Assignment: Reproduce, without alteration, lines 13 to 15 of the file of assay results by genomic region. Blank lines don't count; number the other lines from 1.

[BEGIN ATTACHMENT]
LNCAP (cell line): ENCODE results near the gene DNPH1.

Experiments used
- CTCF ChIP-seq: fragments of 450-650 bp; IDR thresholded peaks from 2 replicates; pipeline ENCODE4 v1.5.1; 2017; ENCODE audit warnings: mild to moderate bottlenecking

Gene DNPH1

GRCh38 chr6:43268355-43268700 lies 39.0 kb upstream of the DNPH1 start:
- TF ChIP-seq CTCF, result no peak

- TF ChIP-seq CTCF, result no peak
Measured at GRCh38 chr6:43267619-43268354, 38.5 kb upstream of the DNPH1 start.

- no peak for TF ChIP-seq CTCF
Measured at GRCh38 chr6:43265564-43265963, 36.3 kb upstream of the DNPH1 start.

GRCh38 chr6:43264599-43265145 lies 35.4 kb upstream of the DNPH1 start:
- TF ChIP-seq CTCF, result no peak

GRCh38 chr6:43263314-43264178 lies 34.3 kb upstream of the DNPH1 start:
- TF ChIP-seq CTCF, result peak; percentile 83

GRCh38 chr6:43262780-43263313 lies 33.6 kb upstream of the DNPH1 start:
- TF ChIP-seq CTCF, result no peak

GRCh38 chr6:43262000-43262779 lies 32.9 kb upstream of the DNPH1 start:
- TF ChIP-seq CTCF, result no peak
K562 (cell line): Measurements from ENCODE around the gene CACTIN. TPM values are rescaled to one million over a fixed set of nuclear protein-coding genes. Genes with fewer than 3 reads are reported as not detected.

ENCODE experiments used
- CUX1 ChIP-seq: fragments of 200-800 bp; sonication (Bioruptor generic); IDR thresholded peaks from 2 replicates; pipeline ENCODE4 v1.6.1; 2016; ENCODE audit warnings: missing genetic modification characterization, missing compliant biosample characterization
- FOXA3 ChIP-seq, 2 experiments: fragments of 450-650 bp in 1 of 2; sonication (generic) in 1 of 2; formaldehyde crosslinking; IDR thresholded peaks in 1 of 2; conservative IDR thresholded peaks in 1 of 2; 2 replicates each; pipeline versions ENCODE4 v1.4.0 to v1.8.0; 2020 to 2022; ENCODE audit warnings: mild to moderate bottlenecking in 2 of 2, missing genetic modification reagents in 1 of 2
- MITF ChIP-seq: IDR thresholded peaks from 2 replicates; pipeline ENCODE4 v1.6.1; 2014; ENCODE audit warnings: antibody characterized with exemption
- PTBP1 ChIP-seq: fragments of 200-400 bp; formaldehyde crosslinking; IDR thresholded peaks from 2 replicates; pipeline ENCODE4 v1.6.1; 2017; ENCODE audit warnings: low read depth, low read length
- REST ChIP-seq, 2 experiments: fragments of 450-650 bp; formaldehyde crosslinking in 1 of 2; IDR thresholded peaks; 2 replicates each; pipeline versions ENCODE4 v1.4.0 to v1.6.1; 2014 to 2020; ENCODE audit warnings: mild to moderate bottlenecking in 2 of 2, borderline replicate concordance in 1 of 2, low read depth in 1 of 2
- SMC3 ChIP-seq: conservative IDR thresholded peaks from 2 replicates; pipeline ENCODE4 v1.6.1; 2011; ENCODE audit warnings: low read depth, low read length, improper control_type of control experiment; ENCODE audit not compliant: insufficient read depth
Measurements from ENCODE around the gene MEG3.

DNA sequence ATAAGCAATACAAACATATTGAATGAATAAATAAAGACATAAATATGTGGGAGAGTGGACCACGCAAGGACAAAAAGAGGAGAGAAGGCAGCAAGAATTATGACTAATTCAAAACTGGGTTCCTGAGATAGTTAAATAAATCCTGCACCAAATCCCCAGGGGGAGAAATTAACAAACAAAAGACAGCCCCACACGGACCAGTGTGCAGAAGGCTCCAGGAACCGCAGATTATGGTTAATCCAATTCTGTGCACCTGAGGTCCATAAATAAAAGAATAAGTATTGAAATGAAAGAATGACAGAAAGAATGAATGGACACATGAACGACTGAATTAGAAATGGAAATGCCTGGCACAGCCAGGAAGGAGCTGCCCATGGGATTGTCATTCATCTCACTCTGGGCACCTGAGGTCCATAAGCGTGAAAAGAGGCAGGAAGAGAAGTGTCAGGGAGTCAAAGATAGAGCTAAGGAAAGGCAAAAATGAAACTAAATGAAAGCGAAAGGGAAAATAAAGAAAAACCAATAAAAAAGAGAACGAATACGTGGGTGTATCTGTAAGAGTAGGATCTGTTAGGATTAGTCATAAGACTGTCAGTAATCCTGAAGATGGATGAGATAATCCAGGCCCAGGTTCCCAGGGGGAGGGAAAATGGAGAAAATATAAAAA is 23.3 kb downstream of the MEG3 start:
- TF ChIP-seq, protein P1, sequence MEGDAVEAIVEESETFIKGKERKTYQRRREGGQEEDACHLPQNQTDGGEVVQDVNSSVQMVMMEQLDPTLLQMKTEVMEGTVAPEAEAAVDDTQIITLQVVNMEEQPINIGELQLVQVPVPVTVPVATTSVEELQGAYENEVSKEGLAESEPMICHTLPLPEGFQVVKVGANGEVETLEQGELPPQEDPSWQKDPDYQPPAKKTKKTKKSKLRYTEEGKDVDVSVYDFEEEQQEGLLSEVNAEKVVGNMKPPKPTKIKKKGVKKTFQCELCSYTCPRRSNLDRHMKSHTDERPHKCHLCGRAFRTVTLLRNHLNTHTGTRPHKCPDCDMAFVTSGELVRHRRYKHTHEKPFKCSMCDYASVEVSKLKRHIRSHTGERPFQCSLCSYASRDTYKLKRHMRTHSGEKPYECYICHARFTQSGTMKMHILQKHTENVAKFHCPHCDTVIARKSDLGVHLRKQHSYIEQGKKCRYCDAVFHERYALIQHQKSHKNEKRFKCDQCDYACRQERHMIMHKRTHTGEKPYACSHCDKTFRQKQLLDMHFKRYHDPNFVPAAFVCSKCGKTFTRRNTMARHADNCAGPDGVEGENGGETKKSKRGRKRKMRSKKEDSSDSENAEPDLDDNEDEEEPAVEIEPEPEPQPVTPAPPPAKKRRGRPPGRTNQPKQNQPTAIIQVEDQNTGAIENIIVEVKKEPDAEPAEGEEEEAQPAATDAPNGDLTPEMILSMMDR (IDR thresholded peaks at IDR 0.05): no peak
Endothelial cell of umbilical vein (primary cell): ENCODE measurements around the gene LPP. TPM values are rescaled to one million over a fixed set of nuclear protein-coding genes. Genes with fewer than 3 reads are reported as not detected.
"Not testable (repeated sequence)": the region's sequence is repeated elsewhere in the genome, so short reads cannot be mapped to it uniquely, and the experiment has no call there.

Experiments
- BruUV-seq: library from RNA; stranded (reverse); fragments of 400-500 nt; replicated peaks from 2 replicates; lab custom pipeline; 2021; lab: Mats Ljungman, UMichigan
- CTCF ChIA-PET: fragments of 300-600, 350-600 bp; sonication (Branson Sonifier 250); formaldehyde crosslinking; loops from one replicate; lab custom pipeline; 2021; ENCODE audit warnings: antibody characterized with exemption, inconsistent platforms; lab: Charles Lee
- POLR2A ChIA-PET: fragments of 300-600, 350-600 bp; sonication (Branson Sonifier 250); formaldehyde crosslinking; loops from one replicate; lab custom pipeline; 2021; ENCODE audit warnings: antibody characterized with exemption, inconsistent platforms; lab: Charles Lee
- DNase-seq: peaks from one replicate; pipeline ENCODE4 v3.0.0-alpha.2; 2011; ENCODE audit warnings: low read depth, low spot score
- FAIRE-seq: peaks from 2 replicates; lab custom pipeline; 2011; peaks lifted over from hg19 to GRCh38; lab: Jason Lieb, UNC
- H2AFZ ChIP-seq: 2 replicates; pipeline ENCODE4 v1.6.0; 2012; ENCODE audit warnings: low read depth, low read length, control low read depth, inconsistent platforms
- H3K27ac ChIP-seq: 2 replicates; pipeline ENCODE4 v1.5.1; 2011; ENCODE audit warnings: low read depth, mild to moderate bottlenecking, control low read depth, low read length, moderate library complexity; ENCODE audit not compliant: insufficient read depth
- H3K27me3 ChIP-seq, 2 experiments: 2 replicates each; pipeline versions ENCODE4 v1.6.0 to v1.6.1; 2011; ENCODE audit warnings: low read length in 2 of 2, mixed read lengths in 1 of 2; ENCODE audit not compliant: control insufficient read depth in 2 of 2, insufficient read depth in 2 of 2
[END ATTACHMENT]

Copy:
GRCh38 chr6:43263314-43264178 lies 34.3 kb upstream of the DNPH1 start:
- TF ChIP-seq CTCF, result peak; percentile 83

GRCh38 chr6:43262780-43263313 lies 33.6 kb upstream of the DNPH1 start: